How to get perspective and move forward

My friend Delsie makes art-quality braided rugs. She teaches braiding, too. In her classes, people sometimes get freaked out and fixated on some single-point mistake in their braid that glares at them balefully. They feel their rug is ruined. Delsie usually takes the rug and tosses it on the floor, where rugs go. “Do you see it now?” she asks. Nope. Can’t really see that little glitch from even 5 feet away.

That’s perspective.
Perspective changes how we see things. We draw them out to get a sense of their real size. We change our vantage point to get a more nuanced understanding. When we see a bigger picture, look from a different vantage point, suddenly things change their appearance.

Many of us get fixated on tiny glitches in our dance. We freak out because we didn’t do this or that, or forgot whatever. We don’t like the way we look, or did that move, or whatever. We can’t see the big picture because that one little misbraided knot we are staring at seems so huge.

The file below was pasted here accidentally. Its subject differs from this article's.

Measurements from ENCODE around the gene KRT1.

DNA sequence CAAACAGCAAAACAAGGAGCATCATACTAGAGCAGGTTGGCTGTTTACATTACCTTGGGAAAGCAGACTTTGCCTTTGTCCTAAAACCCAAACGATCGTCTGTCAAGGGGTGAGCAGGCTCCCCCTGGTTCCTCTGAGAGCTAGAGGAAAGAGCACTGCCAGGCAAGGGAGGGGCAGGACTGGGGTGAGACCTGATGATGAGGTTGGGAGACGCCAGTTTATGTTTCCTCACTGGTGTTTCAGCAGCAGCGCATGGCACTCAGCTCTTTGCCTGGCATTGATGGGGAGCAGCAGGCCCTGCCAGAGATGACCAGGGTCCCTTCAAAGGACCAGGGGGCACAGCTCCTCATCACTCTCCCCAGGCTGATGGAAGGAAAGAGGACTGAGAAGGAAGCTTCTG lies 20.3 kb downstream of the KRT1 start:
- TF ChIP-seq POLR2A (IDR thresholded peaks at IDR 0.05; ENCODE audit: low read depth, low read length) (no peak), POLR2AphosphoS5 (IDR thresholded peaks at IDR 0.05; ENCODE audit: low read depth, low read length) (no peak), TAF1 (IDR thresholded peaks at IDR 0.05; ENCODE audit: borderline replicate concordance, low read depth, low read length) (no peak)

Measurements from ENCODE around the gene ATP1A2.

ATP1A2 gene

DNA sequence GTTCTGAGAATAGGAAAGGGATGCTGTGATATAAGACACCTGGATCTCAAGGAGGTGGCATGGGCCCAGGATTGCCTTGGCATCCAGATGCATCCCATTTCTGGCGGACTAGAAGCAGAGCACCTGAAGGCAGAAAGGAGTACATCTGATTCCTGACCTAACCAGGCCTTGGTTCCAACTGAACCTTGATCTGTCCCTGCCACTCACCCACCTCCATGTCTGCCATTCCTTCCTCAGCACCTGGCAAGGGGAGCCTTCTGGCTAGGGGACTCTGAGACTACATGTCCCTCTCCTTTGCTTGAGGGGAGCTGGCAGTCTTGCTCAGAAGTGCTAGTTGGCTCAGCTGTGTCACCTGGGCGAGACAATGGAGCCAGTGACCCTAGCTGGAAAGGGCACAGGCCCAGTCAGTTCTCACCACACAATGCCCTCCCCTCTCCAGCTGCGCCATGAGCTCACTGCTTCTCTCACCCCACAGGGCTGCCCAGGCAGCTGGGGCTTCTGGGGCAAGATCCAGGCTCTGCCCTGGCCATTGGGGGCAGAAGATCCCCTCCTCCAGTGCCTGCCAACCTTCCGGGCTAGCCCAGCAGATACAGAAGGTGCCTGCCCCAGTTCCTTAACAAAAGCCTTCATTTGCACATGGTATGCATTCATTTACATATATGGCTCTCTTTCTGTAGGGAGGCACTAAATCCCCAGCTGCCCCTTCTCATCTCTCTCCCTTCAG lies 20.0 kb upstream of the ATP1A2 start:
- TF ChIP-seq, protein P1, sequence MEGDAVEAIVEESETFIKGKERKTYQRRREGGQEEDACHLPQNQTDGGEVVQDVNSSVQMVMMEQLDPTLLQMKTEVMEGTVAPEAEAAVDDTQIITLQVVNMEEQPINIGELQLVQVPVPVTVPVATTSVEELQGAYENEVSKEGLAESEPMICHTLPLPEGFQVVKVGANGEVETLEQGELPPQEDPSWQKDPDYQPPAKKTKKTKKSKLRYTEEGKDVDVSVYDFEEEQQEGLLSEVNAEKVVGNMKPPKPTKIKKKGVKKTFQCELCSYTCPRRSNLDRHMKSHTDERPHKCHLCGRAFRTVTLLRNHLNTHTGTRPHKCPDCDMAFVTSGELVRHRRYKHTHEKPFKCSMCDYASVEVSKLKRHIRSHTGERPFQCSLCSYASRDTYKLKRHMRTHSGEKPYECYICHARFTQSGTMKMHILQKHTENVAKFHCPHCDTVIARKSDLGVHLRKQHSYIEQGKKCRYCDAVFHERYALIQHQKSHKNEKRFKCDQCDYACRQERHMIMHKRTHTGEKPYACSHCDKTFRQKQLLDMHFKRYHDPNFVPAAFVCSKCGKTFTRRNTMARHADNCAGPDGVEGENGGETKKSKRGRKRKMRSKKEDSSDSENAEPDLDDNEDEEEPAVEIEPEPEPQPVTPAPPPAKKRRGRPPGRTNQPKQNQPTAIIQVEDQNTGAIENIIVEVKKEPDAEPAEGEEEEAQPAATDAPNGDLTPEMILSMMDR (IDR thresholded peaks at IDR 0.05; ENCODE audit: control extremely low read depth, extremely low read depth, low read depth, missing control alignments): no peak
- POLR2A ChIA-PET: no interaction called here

Sometimes the glitches are bigger. Life can suck pretty bad. Last night I talked with a friend who’s had it pretty rough. I mean hair-raising. You don’t even want to know. It certainly put my penny-ante stress into perspective. Maybe yours, too. That’s the thing about perspective. When we see a bigger picture, look from a different vantage point, suddenly things change their appearance.

But what’s amazing is people’s resilience and commitment to growth. Even though my friend endured some terrible things, she made it through. We don’t all make it, sadly. But most of us do. Our resources and reserves carry us through. Sometimes that’s the thing we have to look at–what worked. What’s good. We celebrate our strengths and what we are doing right. We all have a long way to go–that’s a given. But we need to see where we’ve been and appreciate what we have accomplished in context.

One friend whose resilience astounds me is Amity Alize. She took a huge risk in moving her studio to White River Junction, launched a Kickstarter to cover the expenses of renovation–and then her sweetheart–who was going to do all the renovation basically for a case of redbull–died. Out of the blue. Yet somehow, Amity kept it together. She finished the renovations and opened her studio. Today, just a few months later, is the studio-warming Kickstarter party.

Take a look at how far you have come. What have you overcome to get here? I guarantee it’s more than you think. And more important, too.